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Publication numberUS3639737 A
Publication typeGrant
Publication dateFeb 1, 1972
Filing dateOct 16, 1970
Priority dateOct 16, 1970
Publication numberUS 3639737 A, US 3639737A, US-A-3639737, US3639737 A, US3639737A
InventorsMckee Fount E
Original AssigneeDelta X Corp
Export CitationBiBTeX, EndNote, RefMan
External Links: USPTO, USPTO Assignment, Espacenet
Apparatus for measuring the change in the thermal energy of a flowing fluid
US 3639737 A
Abstract
An apparatus for measuring the change in the thermal energy of a flowing fluid in which the flow rate and differential temperature are measured by providing an accurate measurement with an analog converter receiving the differential temperature signals and providing pulses from an oscillator based upon the change in thermal energy each time a predetermined volume of fluid is measured. An analog comparator receiving a differential temperature signal from a temperature measuring means and also receiving a signal from a digital to analog converter which is reset each time a predetermined volume of fluid is measured by the flow rate measuring means with an oscillator providing output pulses, the output from the oscillator being controlled by the comparator and being connected to a counting means when the differential temperature signal is greater than the signal from the converter whereby the counting means gives a measurement in the change of thermal energy of the flowing fluid.
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Description  (OCR text may contain errors)

The function of the system 38 is to preliminarily identify those lines that lie without the window (defined by the contents of the window registers 30 in the data processing system 26. As indicated above, if both ends of the line are to the right, left, above or below the window, the entire line is known to be outside the window and the line can be rejected. More specifically, the lines which may be rejected, includes those which lie with their start and end points to: the left of the window edge WL, above the window edge WT, below the window edge WB or to the right of the window edge WR. These lines are manifest by the sign digits for the start and end points of the lines and specifically indicate rejection situations upon occurrence of each of the following conditions:

ST,'ST =1 Thus, the above expressions define one portion of the logic network of the system 38. Upon occurrence of a rejectable line the system 38 provides a pulse to the system 26 via a conductor 44. That is, the indication of a pulse in conductor 44 is that neither the line nor any part thereof is to be included in the defined window. Lines which are entirely contained within the window and therefore do not require further processing are also recognized by the system 38 and eliminated from further consideration. Specifically, lines producing a output from the following logic test are recognized to lie entirely in the window,

Thus, the above expression is logically embodied in the system 38 (along with the rejection logic) as well known in the art, to provide a pulse through a conductor 41 to indicate that the line under consideration need not be clipped.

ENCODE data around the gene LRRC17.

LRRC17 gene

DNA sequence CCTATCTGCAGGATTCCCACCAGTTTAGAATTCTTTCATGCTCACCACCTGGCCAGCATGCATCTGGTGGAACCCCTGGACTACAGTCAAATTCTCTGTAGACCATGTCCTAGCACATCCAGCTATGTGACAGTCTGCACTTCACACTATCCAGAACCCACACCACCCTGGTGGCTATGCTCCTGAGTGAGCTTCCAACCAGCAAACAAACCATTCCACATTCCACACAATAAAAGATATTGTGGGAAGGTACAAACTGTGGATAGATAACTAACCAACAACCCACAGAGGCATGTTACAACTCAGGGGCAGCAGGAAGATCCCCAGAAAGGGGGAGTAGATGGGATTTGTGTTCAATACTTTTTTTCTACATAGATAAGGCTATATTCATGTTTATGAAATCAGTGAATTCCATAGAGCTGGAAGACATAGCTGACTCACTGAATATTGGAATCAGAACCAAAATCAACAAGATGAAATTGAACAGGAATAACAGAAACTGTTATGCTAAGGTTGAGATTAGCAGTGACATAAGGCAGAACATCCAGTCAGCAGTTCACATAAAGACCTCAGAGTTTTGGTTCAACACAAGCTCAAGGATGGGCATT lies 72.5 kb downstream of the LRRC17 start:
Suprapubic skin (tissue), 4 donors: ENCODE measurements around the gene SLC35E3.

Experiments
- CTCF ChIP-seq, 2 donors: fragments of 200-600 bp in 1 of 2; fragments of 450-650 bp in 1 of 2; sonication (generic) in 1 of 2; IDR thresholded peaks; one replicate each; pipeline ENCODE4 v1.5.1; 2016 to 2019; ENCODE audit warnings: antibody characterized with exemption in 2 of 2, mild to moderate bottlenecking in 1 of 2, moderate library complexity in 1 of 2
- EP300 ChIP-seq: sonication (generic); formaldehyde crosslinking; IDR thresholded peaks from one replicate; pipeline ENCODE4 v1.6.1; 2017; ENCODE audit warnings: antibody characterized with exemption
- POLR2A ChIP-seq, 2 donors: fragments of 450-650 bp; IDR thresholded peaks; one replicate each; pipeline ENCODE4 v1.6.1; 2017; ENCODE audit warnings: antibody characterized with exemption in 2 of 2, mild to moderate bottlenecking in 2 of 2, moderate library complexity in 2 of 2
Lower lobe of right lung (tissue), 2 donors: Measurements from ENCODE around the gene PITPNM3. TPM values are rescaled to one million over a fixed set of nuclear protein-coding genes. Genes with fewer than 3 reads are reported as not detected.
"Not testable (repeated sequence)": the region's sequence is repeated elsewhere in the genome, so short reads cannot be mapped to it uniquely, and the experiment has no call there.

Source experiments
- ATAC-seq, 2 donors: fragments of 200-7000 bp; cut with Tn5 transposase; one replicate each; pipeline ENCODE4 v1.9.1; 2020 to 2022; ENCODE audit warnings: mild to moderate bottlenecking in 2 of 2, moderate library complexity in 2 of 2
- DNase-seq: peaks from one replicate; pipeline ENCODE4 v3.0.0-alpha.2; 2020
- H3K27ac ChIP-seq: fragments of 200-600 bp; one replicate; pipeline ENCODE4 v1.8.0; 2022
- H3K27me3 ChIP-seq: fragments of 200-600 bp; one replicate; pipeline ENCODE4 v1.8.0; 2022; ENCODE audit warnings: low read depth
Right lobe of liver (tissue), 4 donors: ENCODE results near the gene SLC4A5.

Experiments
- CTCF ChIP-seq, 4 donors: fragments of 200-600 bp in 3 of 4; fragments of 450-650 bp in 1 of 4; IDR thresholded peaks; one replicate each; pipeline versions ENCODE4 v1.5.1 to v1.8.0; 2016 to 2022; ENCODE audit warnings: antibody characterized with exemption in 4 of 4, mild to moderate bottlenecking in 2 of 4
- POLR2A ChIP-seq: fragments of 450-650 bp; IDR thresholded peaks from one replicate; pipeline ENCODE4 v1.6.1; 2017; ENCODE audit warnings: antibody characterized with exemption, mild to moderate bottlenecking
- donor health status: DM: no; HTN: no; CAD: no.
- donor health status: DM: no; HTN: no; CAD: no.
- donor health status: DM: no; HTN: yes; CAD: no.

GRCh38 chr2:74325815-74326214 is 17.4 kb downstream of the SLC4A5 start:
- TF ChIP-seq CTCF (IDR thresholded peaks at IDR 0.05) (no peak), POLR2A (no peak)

The remaining signals (representative of the lines under consideration or those passing the preliminary test and which may be fragmentarily in the window) are applied to a gate 48 from the system 26. The gate 48 is qualified by the negation signals in conductors 40 during a time interval 1 and passes the line-defining coordinate signals to a clipping system 50. The signal in line 40 is actually formulated as the combined and" of the negation of signals in conductors 41 and 44.

The clipping system 50 which receives the vector coordinate signals is independently timed and defines the portion of a line which lies within the window as defined by signals in the window registers 30 of the system 28. In this regard, the interpolation system described below may also be employed to accomplish scaling operations on a line; however, for present consideration of the system, it may be presumed that wellknown scaling techniques may be employed by the data processing system 26 to accomplish the desired adjustment.

The clipping system having defined portions of lines for display, it provides that information through: a cable 52, the data processing system 26 and a cable 54 to the display unit 42. Recapitulating, as disclosed in detail below, the clipping system 50 performs the operations summarized above and with reference to FIG. 4, to provide a defined line which lies within the window of concern.

Preliminary to considering the clipping system 50 in detail, some further analysis will be made with regard to FIG. 7. Functionally, the initial operation of the clipping system is to locate the midpoint of a line under consideration. Various operations may be performed to accomplish the midpoint in a cyclic or reiterative process. For example, the coordinates of the end points can be added and the result divided by 2 to obtain the midpoint. In such an arrangement the start point coordinates are contained in a set of registers 56 and added (by a set of adders 60) to the end point coordinates from the registers 58. For example if a coordinate of the start point were "l0" and the similarly referenced coordinate of the end point were +8;" the midpoint coordinate would be 1 (8-10/2 )=l.

Alternatively, the midpoint can be determined by registering the starting points of the line in the registers 56 while the length of the line is contained in the registers 58. By registering this information in binary form, a single shift in the registers 58 accomplishes a division by two. Subsequently, by adding the half-length components of the line from the shift registers 58 to the starting point in the registers 56 (all in rectangular vector coordinates referenced to the window edges) a sum is provided from an adder 60 which is representative of the midpoint M of the line.

The details of one exemplary clipping system are set forth in FIG. 8 and will now be considered. It is to be noted initially that the quantities: XLS, XRS, YBS and YTS are registered (with their associated signs SL, SR, SB and ST) in the registers 61, 62, 63 and 64 respectively during the time Somewhat similarly, and during the same interval, the quantities: XLE, XRE, YBE and YTE (with their associated signs SL, SR, SB and ST) are registered respectively in the registers 65', 66, 67 and 68 respectively.